Morocco tightens university security
By Siham Ali in Rabat for Magharebia – 15/05/2014
Local law enforcement authorities in Morocco now have authorisation to enter universities in the event of a threat to security or public order.
The May 6th decision, which followed the murder of a student at the University of Fez on April 24th, stirred up a big controversy in Morocco.
Security problems are affecting Moroccan universities in Agadir, Marrakech, Fez, Kenitra and Martil. Other towns that have suffered security lapses are Taza and Settat.
But this joint decision by the interior and higher education ministries did not garner the support expected.
National Higher Education Union Secretary-General Abdelkrim Madoun stressed that a security-based approach could not solve university problems and would only stir things up.
There needs to be a national dialogue to ensure that universities are places of discussion, knowledge and learning, he said.
This view was shared by sociologist Chada Balimi, who said that "militarising" universities was not a solution to the problem of violence and that instead, the focus should be on awareness-raising and dialogue in order to understand the real issues behind this phenomenon.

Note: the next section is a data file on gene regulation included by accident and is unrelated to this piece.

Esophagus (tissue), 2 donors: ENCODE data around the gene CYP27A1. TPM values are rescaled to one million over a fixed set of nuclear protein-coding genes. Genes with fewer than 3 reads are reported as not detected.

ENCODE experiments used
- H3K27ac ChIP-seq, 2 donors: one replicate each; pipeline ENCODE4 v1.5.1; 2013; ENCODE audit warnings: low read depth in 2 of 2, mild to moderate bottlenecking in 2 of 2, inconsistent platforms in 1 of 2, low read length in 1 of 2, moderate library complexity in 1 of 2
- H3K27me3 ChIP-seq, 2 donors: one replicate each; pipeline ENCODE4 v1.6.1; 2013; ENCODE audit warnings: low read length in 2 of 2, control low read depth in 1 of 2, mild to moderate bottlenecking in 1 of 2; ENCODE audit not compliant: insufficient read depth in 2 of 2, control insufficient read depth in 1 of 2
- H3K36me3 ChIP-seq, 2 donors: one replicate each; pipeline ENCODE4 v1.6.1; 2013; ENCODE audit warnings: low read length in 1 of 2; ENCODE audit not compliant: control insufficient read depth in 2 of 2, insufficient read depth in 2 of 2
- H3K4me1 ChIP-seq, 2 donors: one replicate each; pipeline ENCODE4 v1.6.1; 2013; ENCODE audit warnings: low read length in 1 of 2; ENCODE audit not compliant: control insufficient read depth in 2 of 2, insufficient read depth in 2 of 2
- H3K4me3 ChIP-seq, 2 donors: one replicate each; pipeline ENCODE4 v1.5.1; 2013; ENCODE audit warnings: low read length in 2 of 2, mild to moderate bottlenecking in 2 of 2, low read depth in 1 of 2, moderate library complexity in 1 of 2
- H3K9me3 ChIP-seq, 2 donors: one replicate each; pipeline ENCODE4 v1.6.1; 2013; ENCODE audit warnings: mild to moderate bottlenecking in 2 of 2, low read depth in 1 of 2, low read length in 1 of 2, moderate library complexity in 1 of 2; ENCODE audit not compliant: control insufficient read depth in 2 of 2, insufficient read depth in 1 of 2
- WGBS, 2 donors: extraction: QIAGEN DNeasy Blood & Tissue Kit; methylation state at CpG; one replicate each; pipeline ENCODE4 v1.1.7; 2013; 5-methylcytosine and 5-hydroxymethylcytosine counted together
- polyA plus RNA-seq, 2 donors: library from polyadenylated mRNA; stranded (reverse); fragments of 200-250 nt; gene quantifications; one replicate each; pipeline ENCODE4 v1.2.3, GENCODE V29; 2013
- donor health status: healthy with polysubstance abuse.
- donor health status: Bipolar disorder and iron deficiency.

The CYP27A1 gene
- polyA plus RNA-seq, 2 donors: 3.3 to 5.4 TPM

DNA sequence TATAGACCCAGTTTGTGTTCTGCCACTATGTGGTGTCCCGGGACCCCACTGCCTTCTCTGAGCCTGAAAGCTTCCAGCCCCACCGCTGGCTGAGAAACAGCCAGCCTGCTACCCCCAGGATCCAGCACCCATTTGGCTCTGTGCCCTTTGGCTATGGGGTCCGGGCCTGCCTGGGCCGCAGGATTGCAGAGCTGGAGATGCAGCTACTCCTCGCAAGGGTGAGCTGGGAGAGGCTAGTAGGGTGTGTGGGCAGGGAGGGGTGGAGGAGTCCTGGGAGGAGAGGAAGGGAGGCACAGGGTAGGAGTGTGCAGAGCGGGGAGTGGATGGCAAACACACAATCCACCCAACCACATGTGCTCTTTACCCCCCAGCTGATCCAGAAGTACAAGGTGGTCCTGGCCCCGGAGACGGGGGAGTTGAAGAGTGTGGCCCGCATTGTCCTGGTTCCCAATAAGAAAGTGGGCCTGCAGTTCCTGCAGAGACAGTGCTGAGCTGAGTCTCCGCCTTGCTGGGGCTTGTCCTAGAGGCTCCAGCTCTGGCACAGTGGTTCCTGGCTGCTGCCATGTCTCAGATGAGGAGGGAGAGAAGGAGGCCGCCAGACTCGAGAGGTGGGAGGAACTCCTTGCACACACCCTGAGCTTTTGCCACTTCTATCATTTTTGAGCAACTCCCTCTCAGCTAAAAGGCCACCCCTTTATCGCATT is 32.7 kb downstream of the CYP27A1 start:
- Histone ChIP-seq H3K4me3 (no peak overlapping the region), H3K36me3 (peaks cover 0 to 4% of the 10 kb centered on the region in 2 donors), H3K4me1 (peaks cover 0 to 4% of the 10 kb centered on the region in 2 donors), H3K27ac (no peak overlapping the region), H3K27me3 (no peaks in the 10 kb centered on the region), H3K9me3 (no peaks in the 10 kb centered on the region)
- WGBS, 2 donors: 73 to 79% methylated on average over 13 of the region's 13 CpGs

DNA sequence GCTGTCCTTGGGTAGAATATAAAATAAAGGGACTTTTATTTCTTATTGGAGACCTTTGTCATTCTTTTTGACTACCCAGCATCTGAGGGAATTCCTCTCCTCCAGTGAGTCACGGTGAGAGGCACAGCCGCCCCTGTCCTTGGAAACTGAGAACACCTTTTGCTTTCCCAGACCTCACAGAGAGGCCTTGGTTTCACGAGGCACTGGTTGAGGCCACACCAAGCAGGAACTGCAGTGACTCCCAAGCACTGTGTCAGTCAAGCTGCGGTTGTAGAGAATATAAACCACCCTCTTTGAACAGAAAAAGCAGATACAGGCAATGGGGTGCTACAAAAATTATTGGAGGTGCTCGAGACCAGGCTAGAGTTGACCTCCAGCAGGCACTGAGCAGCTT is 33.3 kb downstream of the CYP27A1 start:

For his part, political analyst Jamal Farhani said that the government must react to the rise in violence in universities in order to curb this complex problem. Interventions must be targeted in co-ordination with university officials to ensure that forces are not excessively heavy-handed, he said.
But many students are opposed to the idea of law enforcement agencies intervening in universities altogether.
Karima Bahri is one of them. She disagreed with the new approach, saying universities were places of dialogue and education. Bahri underlined that alternatives should be identified in order to tackle the insecurity, especially since it only concerned a few universities in Morocco.
"The real issue is the need to foster a culture of dialogue and acceptance of difference," she told Magharebia.
On May 13th, parliamentarians expressed concern about the intervention of law enforcement agencies in universities and called on the government not to merely settle for a security-based approach to dealing with violence in universities.
The government is giving assurances.
According to Communications Minister Mustapha El Khalfi, the measure was adopted to maintain security in universities.
It will be implemented in strict accordance with Morocco's international commitments and constitutional provisions, which guarantee human rights and freedom of expression, El Khalfi added.
"Rigour will be the order of the day when it comes to acts of violence in universities and residence halls, and student groups responsible for violence on university premises will be dealt with firmly," Interior Minister Mohamed Hassad told lawmakers this week.
But local authorities must co-ordinate their efforts with campus officials, "in order to foster a university culture of tolerance and desire for knowledge", the minister reassured MPs.
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